Before I even saw my vagina, the doctors saw it. They labeled me “female” based on what was between my legs, which later on would coincide with my gender as girl, now woman, cisgender.
Vagina. My friends and I laughed when saying the word. I was scared to look at it, but I knew it was there. I felt its little chubby hood between my thighs. I would pull my nails over the budding hairs and when they blossomed, they tangled, clung to the wetness. The folds, like a rose, and velvety like its petals.
March 1st, 10 years old, bathroom stall before lunch. Burgundy blood painted my underwear. I thought I was dying. How could my vagina deceive me? She was sneaky rather than surprising, a subtle distinction. I burst through the stall, zipped through the hallways to the cafeteria to find my grandma, a lunch aide at the school. I landed into her arms, soaked her shirt with my fearful tears. As we walked out the door, me tucked under her arm, she said to Mr. Strumello, “Lauren became a woman today.”
Actually I did not become a woman at 10 years old nor does the principal need to know the status of my reproductive system…but thanks, Grandma.
Over time, I became friends with my vagina. I would look at her: plump, pink, and perky. I would watch myself in the mirror trying to put a tampon in. It was like sticking a pencil into a shut clam shell: clenched close. Each attempt left my fingertips bloody. I thought we had open communication, my vagina and I, but I knew she was stubborn. She would eventually learn to dance, but only around other girls who I thought were cute. I would cross and tighten my legs to stop her from moving. Stop doing that around pretty girls, I’d yell, shaming her for her most natural urges. I read prayers to my vagina, hoping she would understand that what she wanted was wrong and sinful. That’s what I told her.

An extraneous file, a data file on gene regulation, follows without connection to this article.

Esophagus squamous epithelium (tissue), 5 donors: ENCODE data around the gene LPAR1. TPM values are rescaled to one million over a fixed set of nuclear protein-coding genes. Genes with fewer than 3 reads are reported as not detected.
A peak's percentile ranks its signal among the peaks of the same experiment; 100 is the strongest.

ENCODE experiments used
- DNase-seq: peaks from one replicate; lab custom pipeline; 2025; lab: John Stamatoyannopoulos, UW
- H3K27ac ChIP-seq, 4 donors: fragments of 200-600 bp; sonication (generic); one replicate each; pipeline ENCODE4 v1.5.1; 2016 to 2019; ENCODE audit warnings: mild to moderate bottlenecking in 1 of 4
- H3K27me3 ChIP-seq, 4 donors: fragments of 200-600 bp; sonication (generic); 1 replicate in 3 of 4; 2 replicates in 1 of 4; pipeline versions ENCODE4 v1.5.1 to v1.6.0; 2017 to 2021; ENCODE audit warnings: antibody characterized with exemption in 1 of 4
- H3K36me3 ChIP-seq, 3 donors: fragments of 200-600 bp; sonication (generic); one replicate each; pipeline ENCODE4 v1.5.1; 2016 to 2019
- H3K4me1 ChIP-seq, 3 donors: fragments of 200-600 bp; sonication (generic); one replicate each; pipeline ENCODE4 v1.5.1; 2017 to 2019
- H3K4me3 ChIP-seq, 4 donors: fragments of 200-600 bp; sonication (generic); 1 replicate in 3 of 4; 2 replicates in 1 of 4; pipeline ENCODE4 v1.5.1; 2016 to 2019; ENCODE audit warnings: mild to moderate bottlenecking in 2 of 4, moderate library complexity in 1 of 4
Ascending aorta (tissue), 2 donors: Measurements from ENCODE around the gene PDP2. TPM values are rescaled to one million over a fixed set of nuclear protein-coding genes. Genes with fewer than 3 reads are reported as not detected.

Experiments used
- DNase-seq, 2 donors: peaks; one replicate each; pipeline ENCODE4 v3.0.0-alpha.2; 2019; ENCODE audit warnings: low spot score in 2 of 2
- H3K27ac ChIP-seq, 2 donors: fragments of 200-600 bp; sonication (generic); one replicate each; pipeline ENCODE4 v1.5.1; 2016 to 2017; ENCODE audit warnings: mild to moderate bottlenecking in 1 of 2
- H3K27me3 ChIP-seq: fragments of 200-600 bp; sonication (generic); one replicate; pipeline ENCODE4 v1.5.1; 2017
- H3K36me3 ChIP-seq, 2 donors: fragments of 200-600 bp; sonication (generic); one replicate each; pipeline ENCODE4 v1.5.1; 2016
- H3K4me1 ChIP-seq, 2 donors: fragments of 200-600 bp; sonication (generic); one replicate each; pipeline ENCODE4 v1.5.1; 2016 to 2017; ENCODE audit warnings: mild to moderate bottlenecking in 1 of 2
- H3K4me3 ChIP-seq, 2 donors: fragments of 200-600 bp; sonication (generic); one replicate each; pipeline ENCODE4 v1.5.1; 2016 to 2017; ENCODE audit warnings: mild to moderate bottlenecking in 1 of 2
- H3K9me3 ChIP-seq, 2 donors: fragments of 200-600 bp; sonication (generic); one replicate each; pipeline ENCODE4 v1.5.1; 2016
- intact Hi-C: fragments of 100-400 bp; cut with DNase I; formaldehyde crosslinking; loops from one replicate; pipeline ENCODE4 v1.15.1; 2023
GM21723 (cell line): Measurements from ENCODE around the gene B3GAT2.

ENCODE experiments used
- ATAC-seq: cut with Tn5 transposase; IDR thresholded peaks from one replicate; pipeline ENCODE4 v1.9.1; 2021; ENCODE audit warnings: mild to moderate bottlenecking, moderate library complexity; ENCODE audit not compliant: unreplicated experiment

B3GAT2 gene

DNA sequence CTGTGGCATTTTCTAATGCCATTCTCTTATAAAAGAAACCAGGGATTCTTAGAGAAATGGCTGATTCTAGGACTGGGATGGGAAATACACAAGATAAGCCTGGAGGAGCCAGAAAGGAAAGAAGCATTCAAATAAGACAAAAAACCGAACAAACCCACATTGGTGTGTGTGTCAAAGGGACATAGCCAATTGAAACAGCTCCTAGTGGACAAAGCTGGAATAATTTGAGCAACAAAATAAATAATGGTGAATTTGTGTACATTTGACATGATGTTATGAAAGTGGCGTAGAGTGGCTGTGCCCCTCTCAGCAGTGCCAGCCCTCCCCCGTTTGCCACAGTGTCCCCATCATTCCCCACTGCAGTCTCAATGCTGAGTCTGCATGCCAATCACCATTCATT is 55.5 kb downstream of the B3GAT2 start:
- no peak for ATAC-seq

In high school, my vagina felt like Niagara Falls, making my panties a puddle. My vagina, a mango, a papaya. I tried to plug up all that juice: I started putting my finger all around her (she loved that), but my mind would wander to all the pretty girls who couldn’t know I liked them. Me and my vagina would cry at all the things that couldn’t be because of who and what we are:
A girl and a vagina.
My vagina is focused; she has always known what she wants and likes. My vagina is communicative; if there’s something wrong, she tells me. My vagina is spontaneous; she does whatever she wants to do in the moment. My vagina is calm and patient; she waited a long time for love and she is. She is loved.
Artist Statement: This piece is modeled after Eve V. Ensler’s iconic play The Vagina Monologues. After performing in the play in grad school, I always wanted to write an intersectional perspective on my own vagina/vulva while relating to my queerness and budding sexuality. After reciting monologues of other people’s vaginas, I was finally inspired to write about my own.
Bio: Lauren Todd is the Program Coordinator and Visiting Instructor at UConn Stamford in the Women’s, Gender, & Sexuality Studies Program. She is pursuing an MFA in Creative Nonfiction Writing from Bay Path University. She also has a Master’s degree in Women’s and Gender Studies from Southern Connecticut State University.
Cover Photo Original Art by Lauren Todd